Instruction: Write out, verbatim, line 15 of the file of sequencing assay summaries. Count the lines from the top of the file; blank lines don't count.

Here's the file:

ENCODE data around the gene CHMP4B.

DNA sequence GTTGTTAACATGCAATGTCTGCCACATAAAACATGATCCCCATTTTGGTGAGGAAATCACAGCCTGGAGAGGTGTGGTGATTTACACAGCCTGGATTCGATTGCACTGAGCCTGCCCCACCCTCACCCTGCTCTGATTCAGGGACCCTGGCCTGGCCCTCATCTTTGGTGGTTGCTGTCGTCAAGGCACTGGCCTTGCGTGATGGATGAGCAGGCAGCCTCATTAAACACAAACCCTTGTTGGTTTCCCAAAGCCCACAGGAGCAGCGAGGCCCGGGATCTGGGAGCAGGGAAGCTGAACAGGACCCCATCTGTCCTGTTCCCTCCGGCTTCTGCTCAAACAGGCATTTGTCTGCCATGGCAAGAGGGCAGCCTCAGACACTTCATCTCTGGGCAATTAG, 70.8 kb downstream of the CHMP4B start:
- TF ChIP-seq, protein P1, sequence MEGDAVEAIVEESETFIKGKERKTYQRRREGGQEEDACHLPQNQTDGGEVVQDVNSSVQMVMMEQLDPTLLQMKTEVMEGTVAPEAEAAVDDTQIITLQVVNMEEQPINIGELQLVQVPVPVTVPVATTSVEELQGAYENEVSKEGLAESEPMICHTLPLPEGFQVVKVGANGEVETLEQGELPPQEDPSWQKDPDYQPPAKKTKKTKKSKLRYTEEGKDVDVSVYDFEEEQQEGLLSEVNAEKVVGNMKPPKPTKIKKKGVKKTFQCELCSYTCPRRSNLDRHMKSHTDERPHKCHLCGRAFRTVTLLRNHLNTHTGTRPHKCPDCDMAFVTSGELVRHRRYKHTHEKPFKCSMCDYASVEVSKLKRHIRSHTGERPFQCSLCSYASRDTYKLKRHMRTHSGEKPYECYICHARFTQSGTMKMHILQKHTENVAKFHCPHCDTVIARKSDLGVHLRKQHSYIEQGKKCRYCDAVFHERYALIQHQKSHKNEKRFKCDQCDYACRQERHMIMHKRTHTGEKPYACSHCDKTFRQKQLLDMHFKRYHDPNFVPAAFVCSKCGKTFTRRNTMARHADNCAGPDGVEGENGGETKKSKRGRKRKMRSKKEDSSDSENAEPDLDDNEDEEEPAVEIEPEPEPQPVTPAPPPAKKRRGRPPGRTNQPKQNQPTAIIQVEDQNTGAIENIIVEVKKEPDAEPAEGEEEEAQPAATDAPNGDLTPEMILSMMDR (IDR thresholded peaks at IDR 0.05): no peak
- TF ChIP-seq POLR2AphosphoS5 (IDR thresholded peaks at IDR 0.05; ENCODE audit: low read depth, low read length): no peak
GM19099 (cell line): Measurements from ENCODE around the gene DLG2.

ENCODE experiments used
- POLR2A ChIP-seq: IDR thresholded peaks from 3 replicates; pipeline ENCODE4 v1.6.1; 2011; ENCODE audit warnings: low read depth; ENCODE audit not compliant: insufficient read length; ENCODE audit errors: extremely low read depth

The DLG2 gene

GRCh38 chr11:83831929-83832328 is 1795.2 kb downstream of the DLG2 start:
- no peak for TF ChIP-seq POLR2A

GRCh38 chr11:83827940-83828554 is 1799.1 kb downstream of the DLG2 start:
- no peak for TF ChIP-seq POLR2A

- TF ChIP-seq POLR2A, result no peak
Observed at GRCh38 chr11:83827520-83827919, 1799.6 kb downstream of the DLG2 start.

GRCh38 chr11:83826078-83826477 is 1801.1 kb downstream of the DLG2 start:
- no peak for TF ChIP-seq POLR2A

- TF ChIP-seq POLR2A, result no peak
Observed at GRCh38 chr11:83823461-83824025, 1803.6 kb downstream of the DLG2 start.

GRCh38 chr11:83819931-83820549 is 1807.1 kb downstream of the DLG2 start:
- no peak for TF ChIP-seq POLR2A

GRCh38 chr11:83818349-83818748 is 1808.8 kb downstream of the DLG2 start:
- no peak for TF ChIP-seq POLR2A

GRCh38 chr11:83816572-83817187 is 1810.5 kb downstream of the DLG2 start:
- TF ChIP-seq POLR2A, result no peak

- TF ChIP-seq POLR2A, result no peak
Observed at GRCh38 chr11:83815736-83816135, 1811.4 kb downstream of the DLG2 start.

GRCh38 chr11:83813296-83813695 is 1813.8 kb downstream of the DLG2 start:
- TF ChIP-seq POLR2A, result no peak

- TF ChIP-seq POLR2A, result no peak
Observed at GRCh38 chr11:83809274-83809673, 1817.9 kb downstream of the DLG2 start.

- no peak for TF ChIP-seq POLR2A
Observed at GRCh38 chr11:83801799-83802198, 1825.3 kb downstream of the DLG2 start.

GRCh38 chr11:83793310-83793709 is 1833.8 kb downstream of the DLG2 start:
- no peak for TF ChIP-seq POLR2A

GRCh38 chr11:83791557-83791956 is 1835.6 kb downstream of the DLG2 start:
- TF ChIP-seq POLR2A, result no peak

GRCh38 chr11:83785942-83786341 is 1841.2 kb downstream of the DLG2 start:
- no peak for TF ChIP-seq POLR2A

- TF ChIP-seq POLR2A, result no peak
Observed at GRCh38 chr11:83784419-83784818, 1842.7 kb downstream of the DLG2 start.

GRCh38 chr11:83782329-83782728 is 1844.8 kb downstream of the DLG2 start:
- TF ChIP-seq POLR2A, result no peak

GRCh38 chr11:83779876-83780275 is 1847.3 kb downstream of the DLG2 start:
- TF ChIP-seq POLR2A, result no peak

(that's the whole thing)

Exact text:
GRCh38 chr11:83826078-83826477 is 1801.1 kb downstream of the DLG2 start: